The Led Zeppelin-Related Truth Behind Paul Rodgers’ Decision To Disband Bad Company


Paul Rodgers formed the rock supergroup Bad Company in 1973 along with Mick Ralphs, Simon Kirke, and Boz Burrell. The band enjoyed great success throughout the 1970s, with their first three albums, ‘Bad Company,’ ‘Straight Shooter,’ and ‘Run With The Pack,’ reaching the top five on the album charts. Moreover, many of the band’s singles are regarded as classic rock radio staples.

Until 1982, Led Zeppelin’s managed Peter Grant also managed Bad Company. In 1977, ‘Burnin’ Sky’ ended up being the poorest of their first four albums, while 1979’s ‘Desolation Angels’ became more successful than its predecessor. By the end of the 1970s, Bad Company gradually lost its hopes of playing in large stadiums. Moreover, an incident related to Led Zeppelin led to their disbandment in 1982.

How Did Led Zeppelin’s Manager Contribute To Bad Company’s Split?


Back in the late 1970s, Bad Company’s manager Peter Grant began to lose interest in the band. His behavior was triggered when Led Zeppelin’s beloved drummer John Bonham passed away on September 25, 1980. His death was terrible news for the music scene, and it caused Led Zeppelin to disband.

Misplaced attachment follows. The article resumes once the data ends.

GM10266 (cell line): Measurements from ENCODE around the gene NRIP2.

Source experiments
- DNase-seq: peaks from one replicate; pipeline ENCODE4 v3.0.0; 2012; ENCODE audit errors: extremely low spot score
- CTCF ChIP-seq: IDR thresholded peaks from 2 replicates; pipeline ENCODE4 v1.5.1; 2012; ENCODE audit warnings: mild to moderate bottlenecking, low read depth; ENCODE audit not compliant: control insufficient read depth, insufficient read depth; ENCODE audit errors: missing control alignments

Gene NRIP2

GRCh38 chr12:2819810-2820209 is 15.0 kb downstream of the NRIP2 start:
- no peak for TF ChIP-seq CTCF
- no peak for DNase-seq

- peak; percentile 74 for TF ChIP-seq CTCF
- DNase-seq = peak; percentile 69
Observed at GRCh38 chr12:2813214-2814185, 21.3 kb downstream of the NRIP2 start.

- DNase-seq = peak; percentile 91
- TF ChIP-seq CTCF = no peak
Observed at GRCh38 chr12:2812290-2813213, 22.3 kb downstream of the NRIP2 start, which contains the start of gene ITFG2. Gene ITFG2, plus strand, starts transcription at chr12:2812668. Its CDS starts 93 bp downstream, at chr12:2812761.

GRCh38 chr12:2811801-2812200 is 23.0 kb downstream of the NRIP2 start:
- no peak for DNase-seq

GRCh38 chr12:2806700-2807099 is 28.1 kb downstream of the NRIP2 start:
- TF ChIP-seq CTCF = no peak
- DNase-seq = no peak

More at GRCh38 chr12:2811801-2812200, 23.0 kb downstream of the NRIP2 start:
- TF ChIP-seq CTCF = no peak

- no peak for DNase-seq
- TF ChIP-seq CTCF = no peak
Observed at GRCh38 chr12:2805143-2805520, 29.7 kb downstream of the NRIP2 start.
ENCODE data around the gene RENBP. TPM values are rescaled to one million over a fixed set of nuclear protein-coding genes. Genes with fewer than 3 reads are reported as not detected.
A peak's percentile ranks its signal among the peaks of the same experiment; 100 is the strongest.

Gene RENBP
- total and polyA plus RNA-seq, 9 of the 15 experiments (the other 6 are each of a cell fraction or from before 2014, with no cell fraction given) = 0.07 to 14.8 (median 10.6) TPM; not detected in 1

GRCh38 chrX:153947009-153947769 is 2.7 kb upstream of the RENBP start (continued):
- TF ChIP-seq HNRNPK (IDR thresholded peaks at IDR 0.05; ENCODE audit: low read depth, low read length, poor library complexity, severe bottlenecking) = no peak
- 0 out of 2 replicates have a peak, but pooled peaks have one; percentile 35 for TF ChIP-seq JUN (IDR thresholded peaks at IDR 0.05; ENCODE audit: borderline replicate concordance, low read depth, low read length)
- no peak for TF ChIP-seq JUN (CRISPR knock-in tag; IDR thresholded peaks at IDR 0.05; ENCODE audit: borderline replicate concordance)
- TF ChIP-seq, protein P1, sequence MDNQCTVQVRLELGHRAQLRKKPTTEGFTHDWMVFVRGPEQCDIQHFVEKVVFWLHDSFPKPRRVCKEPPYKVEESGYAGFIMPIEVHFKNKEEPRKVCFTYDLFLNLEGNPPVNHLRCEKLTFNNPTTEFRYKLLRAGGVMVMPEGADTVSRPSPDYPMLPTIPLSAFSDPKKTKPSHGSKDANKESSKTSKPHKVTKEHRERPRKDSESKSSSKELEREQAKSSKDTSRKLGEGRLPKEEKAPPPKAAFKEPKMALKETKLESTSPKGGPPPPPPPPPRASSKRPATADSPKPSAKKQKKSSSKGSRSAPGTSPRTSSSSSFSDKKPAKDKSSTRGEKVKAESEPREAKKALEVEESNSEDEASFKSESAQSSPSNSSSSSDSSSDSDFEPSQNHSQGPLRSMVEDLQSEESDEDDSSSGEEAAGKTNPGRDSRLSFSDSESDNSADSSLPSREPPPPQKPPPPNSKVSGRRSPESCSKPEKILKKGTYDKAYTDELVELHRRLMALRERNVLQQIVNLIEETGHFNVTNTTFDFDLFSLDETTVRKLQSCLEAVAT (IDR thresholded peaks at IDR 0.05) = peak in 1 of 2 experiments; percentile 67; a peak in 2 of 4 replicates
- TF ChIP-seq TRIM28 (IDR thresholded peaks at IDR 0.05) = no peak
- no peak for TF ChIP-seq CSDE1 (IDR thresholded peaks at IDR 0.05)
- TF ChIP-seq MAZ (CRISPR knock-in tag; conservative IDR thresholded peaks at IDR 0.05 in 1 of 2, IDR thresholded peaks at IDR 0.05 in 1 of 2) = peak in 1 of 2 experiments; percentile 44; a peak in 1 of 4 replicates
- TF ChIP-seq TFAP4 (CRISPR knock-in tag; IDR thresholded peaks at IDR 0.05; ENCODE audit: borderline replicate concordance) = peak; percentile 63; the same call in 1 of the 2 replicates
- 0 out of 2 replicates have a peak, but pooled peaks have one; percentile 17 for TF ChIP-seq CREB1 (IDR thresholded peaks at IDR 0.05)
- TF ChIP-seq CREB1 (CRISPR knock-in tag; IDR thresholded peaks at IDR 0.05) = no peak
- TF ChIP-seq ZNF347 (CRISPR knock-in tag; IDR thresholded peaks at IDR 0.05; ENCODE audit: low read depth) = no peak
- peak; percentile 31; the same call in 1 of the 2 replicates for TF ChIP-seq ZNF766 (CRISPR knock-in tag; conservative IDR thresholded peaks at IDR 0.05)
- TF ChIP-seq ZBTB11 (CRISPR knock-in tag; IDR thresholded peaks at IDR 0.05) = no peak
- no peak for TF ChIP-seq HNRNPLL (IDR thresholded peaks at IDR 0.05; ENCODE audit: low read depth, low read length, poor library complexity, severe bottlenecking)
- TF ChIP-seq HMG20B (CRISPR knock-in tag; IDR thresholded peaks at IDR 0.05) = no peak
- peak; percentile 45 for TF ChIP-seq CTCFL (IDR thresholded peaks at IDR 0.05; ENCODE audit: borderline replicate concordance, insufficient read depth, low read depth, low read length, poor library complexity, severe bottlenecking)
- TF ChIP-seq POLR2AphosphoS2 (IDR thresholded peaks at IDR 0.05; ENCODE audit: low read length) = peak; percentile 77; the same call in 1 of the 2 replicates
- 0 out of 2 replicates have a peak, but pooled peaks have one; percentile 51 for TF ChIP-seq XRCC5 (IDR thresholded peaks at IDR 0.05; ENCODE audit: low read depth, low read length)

On the other hand, John Bonham’s death also affected Bad Company. As Peter Grant lost interest in managing the band, Bad Company couldn’t move on without his contributions. Following that, they went on a three-year hiatus. Later on, they released ‘Rough Diamonds’ in August 1982, but the album wasn’t a commercial success.

Following the release of ‘Rough Diamonds,’ Bad Company decided to disband. According to Steven Rosen’s book ‘Free at Last: The Story of Free and Bad Company,’ Simon Kirke believed that it was because Peter Grant was the glue that held them together, and they fell apart in his absence.

As reported by Metal Storm, Simon Kirke said the following:

“Peter was definitely the glue that held us all together, and in his absence, we came apart.

John Bonham’s death affected Peter Grant to the extent that he even developed some health issues. Following Led Zeppelin’s disbandment, he decided to retire. Moreover, Paul Rodgers also didn’t continue with Bad Company following their break-up. So, the band continued with Brain Howe at that time.